Financial literacy opportunity for juniors

Back to Article
Back to Article

Financial literacy opportunity for juniors

By Dave Dugdale from Superior, USA (Analyzing Financial Data) [CC BY-SA 2.0 (http://creativecommons.org/licenses/by-sa/2.0)], via Wikimedia Commons

By Dave Dugdale from Superior, USA (Analyzing Financial Data) [CC BY-SA 2.0 (http://creativecommons.org/licenses/by-sa/2.0)], via Wikimedia Commons

By Dave Dugdale from Superior, USA (Analyzing Financial Data) [CC BY-SA 2.0 (http://creativecommons.org/licenses/by-sa/2.0)], via Wikimedia Commons

JENNA TAORMINA, Staff Writer/ Editor

Hang on for a minute...we're trying to find some more stories you might like.


Email This Story






For the first time, Gloucester High School juniors have been invited to participate in the sixth annual Credit for Life fair at Masconomet High School.

The free fair, held this year on April 5, was designed to teach students about financial literacy and planning for the future. The first 125 juniors to sign up for the fair will be allowed to attend.  Lunch will also be provided and catered by the Port City Sandwich Company.

“Being alone is hard, whether you’re 18, 20, or 25,” said Maryanne Clancy, Vice President at the Institute for Savings which funds the fair. “We need to teach graduates how to manage their money because no one else does.”

Juniors from Ipswich, Newburyport, Beverly, Rockport, Pentucket Regional, Triton Regional, and Masconomet High Schools will also be attending the event.

Before students even arrive at the venue, they are asked to pick a profession in which they are interested. Workers, who help run the fair, then set a yearly income for them based on their job of choice and put it into a portfolio which includes a budget sheet, fake credit card, pencils and a calculator.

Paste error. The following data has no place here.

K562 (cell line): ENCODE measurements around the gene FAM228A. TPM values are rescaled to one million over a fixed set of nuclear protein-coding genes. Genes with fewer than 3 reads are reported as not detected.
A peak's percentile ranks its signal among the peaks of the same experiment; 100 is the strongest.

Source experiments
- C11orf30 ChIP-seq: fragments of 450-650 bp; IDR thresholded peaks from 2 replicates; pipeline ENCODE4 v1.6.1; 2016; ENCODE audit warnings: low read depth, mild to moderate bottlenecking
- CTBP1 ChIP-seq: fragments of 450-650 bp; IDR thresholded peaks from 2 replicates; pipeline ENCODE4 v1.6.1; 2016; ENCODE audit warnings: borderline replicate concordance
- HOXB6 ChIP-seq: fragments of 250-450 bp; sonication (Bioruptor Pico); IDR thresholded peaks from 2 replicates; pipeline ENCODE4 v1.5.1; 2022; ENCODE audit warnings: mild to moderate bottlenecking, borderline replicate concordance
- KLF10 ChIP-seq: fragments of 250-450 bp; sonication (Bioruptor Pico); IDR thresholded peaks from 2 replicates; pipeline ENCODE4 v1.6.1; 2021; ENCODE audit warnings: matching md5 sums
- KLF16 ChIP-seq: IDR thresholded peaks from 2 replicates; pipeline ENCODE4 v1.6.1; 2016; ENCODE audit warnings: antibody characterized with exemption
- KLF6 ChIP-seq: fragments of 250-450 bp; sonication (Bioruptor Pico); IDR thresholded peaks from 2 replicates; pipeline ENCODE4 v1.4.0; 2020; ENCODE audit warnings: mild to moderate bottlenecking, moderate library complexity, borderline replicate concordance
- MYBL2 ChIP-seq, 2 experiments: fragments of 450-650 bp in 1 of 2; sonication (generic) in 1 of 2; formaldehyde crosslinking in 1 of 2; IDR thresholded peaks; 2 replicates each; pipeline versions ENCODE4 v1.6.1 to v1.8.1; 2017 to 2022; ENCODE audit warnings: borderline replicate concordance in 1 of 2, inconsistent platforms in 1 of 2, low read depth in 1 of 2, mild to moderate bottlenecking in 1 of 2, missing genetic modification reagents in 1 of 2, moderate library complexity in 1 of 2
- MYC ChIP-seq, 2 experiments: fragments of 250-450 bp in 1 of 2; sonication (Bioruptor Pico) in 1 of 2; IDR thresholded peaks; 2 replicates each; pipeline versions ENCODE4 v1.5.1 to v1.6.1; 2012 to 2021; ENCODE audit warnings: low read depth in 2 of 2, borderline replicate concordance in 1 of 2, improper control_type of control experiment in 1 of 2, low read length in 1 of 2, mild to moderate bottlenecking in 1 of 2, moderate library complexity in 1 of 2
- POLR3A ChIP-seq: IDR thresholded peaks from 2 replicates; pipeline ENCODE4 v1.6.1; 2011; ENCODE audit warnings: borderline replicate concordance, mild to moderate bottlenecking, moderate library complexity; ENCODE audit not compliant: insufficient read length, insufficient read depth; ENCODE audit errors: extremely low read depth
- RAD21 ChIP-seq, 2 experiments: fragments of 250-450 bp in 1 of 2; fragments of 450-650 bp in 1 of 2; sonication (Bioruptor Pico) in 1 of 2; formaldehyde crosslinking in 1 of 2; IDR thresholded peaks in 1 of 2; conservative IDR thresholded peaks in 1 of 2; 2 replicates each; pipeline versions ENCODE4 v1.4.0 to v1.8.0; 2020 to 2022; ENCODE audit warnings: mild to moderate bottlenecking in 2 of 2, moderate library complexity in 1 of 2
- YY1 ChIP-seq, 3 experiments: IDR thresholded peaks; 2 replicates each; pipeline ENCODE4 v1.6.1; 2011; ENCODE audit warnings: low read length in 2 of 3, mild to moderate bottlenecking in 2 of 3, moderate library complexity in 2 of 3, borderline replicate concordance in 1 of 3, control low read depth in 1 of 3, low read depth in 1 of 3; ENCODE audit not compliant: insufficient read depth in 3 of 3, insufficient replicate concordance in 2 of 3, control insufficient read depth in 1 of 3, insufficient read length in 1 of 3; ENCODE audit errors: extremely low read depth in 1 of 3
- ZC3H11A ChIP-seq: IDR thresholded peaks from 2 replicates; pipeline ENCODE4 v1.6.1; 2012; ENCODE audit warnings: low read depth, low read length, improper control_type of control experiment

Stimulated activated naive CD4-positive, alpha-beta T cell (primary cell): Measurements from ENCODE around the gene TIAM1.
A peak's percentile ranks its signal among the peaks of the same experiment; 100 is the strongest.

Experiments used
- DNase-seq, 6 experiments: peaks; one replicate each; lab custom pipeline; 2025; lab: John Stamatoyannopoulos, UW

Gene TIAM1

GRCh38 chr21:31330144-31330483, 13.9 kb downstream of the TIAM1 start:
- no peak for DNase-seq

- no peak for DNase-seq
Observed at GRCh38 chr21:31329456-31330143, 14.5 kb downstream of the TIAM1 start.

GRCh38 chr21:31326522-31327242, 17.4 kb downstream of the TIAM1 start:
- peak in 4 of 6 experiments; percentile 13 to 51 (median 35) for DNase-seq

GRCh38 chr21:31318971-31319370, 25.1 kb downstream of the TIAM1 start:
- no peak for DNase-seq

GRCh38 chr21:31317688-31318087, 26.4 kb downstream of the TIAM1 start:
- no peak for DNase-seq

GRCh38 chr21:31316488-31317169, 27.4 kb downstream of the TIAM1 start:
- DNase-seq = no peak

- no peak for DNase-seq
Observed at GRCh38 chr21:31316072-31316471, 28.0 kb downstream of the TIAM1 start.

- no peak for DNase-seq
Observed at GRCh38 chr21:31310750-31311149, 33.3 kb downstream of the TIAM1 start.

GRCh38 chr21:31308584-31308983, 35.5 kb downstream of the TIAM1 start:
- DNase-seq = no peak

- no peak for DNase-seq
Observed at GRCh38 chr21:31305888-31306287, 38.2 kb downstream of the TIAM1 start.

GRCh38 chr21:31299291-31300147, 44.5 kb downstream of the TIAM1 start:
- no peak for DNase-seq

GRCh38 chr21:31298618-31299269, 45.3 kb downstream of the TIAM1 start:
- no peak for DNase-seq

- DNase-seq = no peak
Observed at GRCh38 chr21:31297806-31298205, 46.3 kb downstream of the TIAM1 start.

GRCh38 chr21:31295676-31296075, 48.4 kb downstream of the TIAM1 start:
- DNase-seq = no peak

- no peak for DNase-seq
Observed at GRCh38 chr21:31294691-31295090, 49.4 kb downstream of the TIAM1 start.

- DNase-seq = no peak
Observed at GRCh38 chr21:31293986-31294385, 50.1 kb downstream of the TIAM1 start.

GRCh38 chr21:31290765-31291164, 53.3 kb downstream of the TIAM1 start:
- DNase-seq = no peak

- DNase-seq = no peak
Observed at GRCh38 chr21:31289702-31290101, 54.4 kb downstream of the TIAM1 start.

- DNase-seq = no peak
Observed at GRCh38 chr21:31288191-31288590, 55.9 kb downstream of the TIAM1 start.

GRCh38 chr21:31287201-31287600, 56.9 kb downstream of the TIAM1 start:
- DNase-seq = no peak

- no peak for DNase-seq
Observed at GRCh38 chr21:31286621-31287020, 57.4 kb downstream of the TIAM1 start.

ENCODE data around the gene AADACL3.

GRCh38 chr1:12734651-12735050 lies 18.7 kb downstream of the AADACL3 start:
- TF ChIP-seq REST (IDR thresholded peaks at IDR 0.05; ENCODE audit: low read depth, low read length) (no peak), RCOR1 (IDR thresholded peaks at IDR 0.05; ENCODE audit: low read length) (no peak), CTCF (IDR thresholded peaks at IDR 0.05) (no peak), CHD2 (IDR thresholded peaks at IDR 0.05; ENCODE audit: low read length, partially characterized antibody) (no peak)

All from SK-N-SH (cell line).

“We developed this event to teach high school juniors how to live financially in the real world before they really do,” said Clancy.

Students are allowed to walk around the fair alone, or have a “roommate” with whom they walk around and spend their budgets together.

Then, on the day of the fair, students will go around to each of the fifteen booths and “spend” their monthly budget. The booths include housing, transportation, furniture, health and wellness, utilities, clothing, food and nutrition, savings and retirement, community service, education and training, safety and security, part-time jobs, and credit counseling.

At the safety and security booth, resource officers from each attending school will talk about issues such as identification theft and texting and driving.

“You can get ‘fined’ for not wearing a seat belt or to receive a ticket. Or, they can be called over for doing something good,” said Clancy.

At the “Fun Fun Fun” booth, students can “buy” trips and vacations. Another booth, called “Reality Check,” students can spin a wheel and the unexpected can happen.

Juniors interested in attending the event should talk to Ms. Lysen to receive a permission slip.

Print Friendly, PDF & Email